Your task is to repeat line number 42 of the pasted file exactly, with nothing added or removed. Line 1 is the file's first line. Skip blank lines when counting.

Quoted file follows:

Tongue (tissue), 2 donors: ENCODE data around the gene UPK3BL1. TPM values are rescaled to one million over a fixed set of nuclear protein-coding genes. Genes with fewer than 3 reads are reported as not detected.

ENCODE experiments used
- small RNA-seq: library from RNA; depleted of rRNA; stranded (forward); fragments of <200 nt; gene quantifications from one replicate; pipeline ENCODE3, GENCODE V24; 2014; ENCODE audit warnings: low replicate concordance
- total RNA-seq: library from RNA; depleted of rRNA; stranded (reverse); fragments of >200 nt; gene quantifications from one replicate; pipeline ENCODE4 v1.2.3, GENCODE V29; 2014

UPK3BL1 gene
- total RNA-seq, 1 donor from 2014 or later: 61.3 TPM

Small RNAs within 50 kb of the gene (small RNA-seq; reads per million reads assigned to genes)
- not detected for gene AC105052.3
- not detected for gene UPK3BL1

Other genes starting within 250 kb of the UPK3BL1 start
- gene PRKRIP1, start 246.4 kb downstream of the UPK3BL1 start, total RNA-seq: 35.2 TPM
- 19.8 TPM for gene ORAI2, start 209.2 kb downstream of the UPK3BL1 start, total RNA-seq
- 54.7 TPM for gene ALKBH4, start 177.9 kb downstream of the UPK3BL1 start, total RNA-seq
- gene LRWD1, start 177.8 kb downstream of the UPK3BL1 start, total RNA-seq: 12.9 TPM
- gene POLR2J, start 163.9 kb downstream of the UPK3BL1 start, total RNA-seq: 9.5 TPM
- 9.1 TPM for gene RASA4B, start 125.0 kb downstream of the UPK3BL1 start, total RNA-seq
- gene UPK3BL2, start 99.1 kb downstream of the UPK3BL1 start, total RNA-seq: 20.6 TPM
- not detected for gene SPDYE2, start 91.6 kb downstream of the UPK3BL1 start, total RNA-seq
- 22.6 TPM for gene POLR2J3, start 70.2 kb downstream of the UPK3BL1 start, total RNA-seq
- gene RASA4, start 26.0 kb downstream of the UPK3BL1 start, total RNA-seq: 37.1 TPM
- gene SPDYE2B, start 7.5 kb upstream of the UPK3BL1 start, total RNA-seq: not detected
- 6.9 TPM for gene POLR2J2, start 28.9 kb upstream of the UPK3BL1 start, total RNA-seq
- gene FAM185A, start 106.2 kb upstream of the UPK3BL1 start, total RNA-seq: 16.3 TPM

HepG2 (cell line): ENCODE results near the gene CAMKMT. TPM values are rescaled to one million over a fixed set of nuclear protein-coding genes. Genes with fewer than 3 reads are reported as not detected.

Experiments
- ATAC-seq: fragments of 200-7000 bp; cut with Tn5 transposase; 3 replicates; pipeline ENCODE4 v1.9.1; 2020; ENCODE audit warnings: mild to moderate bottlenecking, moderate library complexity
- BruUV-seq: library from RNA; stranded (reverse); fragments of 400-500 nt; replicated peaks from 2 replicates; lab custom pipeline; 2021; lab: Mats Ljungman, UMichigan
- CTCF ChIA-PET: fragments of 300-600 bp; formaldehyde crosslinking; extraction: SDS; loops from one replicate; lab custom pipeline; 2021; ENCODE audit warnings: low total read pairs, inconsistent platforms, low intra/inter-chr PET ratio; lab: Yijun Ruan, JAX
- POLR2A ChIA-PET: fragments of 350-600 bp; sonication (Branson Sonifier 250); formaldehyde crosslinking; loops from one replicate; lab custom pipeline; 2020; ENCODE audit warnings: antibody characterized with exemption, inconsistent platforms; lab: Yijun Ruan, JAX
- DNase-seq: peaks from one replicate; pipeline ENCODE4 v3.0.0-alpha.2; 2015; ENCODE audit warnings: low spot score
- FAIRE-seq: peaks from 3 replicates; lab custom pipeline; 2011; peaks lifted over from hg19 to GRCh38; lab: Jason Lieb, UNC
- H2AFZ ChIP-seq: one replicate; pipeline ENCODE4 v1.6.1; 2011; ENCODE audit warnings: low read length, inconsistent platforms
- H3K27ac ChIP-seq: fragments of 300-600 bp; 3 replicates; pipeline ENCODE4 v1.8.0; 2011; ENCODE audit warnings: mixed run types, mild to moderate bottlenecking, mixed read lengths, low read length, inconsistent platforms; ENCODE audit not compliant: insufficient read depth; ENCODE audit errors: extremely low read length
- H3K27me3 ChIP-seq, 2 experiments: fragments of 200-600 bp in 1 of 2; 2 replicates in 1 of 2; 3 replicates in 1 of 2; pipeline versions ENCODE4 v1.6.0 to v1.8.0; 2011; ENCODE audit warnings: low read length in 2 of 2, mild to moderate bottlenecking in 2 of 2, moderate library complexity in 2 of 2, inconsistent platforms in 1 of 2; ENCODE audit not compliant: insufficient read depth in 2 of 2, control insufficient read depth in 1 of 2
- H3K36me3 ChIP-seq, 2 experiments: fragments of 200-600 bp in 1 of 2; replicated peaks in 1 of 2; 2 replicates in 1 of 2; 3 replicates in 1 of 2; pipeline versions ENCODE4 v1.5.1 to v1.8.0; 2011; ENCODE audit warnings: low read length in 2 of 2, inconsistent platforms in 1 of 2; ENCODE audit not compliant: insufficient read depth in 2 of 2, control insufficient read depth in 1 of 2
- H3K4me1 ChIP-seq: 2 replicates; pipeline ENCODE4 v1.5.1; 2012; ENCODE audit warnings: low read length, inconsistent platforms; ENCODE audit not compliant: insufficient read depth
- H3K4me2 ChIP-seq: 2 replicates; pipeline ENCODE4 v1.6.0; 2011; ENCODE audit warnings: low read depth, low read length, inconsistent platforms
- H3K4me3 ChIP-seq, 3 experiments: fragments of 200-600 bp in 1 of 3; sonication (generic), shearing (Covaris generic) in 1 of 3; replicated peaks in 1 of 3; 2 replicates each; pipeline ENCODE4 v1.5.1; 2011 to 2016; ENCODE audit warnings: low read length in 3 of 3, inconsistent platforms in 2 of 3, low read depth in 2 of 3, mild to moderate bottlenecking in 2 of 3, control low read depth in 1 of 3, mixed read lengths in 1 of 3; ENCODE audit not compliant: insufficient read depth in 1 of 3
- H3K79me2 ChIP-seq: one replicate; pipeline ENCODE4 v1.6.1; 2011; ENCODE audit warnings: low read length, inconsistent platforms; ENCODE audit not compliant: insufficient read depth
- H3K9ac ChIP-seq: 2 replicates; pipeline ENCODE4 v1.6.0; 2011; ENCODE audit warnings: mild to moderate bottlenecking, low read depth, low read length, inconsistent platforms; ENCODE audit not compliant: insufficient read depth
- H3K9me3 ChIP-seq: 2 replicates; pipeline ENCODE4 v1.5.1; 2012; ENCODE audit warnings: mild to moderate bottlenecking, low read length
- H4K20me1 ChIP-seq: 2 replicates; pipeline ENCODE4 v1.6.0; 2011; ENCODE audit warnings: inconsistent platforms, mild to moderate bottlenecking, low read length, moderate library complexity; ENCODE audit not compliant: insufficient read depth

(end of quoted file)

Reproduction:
- H4K20me1 ChIP-seq: 2 replicates; pipeline ENCODE4 v1.6.0; 2011; ENCODE audit warnings: inconsistent platforms, mild to moderate bottlenecking, low read length, moderate library complexity; ENCODE audit not compliant: insufficient read depth